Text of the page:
In the preferred embodiment, the tPA analogues have a fibrin binding capability. They comprise a catalytic fragment of tPA linked (either directly or through an intermediate polypeptide linker) to polypeptide which confers fibrin binding specificity. The polypeptide which provides fibrin binding specificity can be derived from "natural" tPA sequences involved in fibrin binding or exogenous amino acid sequences such as the B domain of protein A or the antigen binding fragment (Fab) of an antifibrin antibody.
In general, the tPA analogues of this invention can be represented by the formula:
H2 N--X--X--L--CFtPA --COOH
In this depiction, CFtPA represents a catalytic fragment of tPA. The preferred catalytic fragment, as specified above, is the fragment encompassing amino acids 262-527 of natural tPA. L taken together with X represents a bond, or L individually represents a peptide bond linking a polypeptide X to CFtPA or L represents an oligopeptide linker of desired structure and function. It can be an amino acid sequence which provides a preferential site for cleavage. For example, L can be the cleavage site for Factor Xa. Incorporation of this site into the analogues provides for cleavage of X and CFtPA at the site.
The designation X represents a polypeptide, generally smaller in size than the complete finger/kringle region of tPA, linked (as a continuous polypeptide chain) to the catalytic fragment CFtpA either directly or via an oligopeptide linker L. (In preferred embodiments, when L is present, the combined size of X and L is of lower molecular weight than the complete finger/kringle region of tPA). X can be a "leader sequence" which provides for a more stable and/or more efficiently expressed tPA analogue. Preferably, the polypeptide X is a fibrin binding polypeptide. In this case, X may be selected from natural tPA fragments involved in fibrin binding. The selected fragments would have lower molecular weight than the combined finger/kringle region of tPA and accordingly the complete analog would be of lower molecular weight than tPA. The fibrin binding domain can be designed to exclude portions of the native molecule unnecessary for fibrin binding and/or portions which contribute to the instability or improper refolding of tPA.
X may be also selected from exogenous polypeptides sequences (those not found in tPA) of prokaryotic and/or eukaryotic origin which provide fibrin binding activity. An example of an exogenous eukaryotic protein fragment is the antigen binding domain of an immunoglobulin molecule which specifically bind fibrin. In analogues of this type, the variable region of an immunoglobulin light (VL) or heavy chain (VH) can be linked either directly or through a portion of the constant region of either chain to a catalytic fragment of tPA. This construct can be depicted as follows:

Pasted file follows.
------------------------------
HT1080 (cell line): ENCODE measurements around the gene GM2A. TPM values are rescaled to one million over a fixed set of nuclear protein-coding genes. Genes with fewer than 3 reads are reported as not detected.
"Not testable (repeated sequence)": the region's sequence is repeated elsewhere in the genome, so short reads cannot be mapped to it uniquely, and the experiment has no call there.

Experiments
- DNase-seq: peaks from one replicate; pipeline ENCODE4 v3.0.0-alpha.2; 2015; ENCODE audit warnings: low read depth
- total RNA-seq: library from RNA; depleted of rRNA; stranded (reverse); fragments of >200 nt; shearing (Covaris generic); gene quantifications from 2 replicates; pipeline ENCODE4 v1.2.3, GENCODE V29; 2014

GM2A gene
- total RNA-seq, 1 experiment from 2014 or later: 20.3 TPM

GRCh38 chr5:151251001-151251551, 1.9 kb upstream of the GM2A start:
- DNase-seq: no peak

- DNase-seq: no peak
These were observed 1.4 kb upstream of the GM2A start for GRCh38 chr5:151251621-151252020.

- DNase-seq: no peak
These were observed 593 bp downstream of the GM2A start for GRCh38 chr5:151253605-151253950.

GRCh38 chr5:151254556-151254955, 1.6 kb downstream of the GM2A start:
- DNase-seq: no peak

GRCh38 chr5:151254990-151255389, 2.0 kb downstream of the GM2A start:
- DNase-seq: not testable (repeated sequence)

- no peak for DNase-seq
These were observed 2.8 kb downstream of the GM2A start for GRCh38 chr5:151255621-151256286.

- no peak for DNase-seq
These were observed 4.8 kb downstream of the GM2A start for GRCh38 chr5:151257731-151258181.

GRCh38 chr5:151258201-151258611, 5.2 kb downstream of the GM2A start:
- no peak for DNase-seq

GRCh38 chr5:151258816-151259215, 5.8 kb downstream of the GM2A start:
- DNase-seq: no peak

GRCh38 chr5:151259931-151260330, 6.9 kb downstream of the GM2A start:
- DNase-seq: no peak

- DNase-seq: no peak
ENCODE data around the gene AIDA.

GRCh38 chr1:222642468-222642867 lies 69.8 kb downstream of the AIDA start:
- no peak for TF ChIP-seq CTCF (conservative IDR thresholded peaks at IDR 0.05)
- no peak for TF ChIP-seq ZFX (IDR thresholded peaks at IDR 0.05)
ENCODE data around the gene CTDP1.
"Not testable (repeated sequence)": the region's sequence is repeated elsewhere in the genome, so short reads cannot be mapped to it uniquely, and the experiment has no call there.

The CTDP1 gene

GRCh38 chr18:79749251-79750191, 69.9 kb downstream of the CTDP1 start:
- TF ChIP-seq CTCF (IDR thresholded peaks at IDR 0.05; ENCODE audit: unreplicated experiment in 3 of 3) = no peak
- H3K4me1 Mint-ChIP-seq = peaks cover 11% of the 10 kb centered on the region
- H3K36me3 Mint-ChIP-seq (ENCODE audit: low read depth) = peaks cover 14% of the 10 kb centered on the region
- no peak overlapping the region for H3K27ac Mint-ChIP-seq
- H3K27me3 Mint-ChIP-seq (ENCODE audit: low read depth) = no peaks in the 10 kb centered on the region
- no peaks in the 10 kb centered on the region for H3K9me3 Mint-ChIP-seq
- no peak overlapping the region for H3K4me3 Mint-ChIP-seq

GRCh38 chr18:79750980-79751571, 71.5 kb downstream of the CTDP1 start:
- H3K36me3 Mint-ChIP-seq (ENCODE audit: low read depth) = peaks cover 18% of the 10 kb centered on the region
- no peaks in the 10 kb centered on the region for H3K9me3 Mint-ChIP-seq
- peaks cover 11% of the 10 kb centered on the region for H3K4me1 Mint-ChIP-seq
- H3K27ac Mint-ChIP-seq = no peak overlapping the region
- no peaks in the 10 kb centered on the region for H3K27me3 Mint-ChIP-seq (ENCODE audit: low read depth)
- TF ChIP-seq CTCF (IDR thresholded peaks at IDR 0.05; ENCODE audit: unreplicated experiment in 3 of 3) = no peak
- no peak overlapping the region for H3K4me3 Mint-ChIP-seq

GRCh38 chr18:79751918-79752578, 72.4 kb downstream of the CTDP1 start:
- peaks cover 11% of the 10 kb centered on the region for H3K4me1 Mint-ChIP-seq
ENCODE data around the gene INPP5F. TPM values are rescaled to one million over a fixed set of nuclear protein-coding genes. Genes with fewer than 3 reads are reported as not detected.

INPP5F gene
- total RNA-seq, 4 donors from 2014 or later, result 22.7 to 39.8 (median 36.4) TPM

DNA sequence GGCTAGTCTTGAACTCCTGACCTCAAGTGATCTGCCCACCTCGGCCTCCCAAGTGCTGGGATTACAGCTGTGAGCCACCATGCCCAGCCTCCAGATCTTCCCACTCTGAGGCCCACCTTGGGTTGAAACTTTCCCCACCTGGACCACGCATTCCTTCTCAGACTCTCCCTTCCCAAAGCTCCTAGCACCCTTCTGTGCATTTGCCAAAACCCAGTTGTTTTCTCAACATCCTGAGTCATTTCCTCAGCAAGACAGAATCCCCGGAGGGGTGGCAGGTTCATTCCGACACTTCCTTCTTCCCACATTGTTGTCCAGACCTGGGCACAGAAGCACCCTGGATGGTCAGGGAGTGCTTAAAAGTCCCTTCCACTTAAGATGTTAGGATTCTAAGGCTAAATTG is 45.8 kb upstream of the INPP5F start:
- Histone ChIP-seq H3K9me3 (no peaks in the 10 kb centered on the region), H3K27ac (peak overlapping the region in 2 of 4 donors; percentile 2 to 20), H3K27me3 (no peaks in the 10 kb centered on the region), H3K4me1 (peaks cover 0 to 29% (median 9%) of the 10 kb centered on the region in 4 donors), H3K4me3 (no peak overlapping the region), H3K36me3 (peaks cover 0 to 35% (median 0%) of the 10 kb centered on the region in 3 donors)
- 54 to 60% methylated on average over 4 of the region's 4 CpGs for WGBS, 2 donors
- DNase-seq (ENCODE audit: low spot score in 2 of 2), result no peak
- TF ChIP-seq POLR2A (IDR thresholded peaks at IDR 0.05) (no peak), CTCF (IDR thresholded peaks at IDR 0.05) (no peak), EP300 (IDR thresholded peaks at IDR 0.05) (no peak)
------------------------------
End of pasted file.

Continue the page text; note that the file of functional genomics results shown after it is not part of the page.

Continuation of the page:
NH2 --V.sub.(H or L) -- C.sub.(H or L) !--CFtPA --COOH
wherein V is the variable region of a heavy (VH) or a light (VL) chain of a fibrin specific antibody and C represents a portion of the constant region of the antibody which is optional, as indicated by the brackets.
Exogenous polypeptides may be chosen also from prokaryotic protein sequences which bind fibrin. A preferred prokaryotic polypeptide is the B domain of protein A which, surprisingly, has been found to provide fibrin binding specificity when joined to a catalytic fragment of tPA. Other domains of protein A, such as the E, B C, or D domains, may also provide fibrin binding capability. These protein domains may be present in single or multiple units.
Analogues containing the B domain of protein A can be represented by the formula:
H2 N--(FB ProA)n --CFtPA --COOH
As above CFtPA signifies a catalytic fragment of tPA, preferably the tPA catalytic fragment spanning amino acid residues 262-527 inclusive. FB ProA designates the B domain of protein A or substantial equivalent thereof. Modified forms of the B domain can be used to enhance the specificity of fibrin binding and to reduce undesired immunogenicity of the segment. Multiple, sequentially aligned FB ProA units may be attached to CFtPA as indicated by the subscript n. Preferably, the number of FB ProA units may range from 1 to 5, most preferably, n is 1 or 2.
Analogues comprising the B domain of protein A linked to a catalytic fragment of tPA exhibit fibrinolytic activity which is plasminogen dependent and which can be completely neutralized by antibody against tPA. These analogues bind fibrin directly. Further, (FB ProA)n --CFtPA analogues are less hydrophobic than natural tPA and, thus, may be suitable for intramuscular routes of administration.
The tPA analogues of this invention are designed to be produced by recombinant DNA techniques. The analogues can be expressed in prokaryotic host cell systems by standard techniques. Polydeoxynucleotides encoding the desired analogues can be constructed by conventional techniques of gene synthesis and gene splicing as set forth in more detail below.